Arsenic Speciation in a Fly Ash Settling Basin System
The sluicing of coal fly ash to settling basins is a major method for disposal of this industrial by-product. Fly ash often contains elevated concentrations of trace elements such as As, Se, and Mo, which can be solubilized upon contact with water and also become elevated in the surficial sediments. Both the soluble and sediment-sorbed trace elements can be bioavailable and potentially toxic to animals inhabiting the ash basins. This study examines the aqueous speciation of As in the surface and interstitial waters and the solid phase As speciation in the sediments of a fly ash basin system. Ion chromatography coupled to inductively coupled plasma mass spectrometry (IC-ICP-MS) was used to determine arsenite As(III), arsenate As(V), dimethylarsenate (DMA), and momomethylarsenate (MMA) in the aqueous samples. Hydoxylamine hydrochloride and oxalic acid extractions were used to assess the proportion of amorphous Fe, amorphous Al and amorphous aluminosilicates in depth sectioned samples of a sediment core taken from the ash basins. The concentration of As solubilized by these extractants was also measured. Surface water As concentrations were low with an average of 13 and 3 μg 1−1 determined in the summer and fall 2000. Arsenate was the major As species in the surface waters; DMA and As(III) were detected in the summer sampling but no DMA was detected in the fall sampling. Pore water As concentrations were much higher than the surface waters, reaching a maximum of 110 μg 1−1 at a sediment depth of 8–12cm. Arsenate was the major dissolved species at the sediment-water interface but decreased with depth, while the proportion of AS(III) increased to a maximum at a depth of 8–12 cm. The increase in total dissolved As with depth was mirrored by an increase in soluble Mo and an increase in pH, and the depth of maximum As concentration marked the onset of an increase in soluble Fe. This suggests that the observed increased As solubility may result from the decrease in sorption by amorphous Fe phases due to the onset of reductive dissolution, coupled with the prevalence of As(III), that may be poorly sorbed by the remaining mineral phases in the sediment. This observation was supported by the selective extraction data of the sediment core sections, which indicated that As was mostly bound to amorphous Fe phases in the sediment. The oxalate extraction also showed that a significant proportion of total Al was present as amorphous phases and that < 20% of amorphous Al was present as amorphous aluminosilicates.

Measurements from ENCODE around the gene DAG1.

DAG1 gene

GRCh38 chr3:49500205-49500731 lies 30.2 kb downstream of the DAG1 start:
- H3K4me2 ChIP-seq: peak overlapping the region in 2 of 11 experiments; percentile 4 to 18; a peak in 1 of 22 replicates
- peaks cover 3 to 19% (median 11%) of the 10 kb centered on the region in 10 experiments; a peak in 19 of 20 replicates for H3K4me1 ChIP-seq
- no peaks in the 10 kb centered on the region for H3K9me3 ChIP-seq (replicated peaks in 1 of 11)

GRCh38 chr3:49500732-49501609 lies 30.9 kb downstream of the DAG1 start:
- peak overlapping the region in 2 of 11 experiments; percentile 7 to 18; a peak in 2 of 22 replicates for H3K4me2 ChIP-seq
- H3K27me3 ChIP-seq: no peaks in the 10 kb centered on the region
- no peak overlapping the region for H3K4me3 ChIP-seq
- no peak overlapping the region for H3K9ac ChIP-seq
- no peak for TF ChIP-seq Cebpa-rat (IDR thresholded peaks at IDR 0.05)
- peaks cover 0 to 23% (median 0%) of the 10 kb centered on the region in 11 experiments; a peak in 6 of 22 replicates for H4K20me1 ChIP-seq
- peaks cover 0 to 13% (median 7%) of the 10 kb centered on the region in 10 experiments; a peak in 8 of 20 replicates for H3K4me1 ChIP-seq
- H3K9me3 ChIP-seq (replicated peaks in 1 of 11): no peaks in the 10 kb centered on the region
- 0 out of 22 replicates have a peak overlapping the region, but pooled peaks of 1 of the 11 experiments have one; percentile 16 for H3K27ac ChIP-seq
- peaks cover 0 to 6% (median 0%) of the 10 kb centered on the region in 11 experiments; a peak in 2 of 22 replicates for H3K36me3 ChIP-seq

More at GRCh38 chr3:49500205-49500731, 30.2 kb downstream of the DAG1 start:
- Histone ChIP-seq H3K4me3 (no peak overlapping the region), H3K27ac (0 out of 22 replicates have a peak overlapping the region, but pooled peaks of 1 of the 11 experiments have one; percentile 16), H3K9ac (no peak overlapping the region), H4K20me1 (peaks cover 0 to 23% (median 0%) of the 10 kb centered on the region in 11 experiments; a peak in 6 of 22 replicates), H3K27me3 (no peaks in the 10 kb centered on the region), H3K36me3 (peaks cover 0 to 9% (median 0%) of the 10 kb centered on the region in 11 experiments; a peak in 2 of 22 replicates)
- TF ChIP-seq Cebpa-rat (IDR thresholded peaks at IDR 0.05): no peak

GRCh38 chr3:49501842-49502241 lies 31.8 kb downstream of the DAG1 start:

KeywordsInductively Couple Plasma Mass Spectrometry Sediment Core Interstitial Water Coal Combustion Waste Settling Basin
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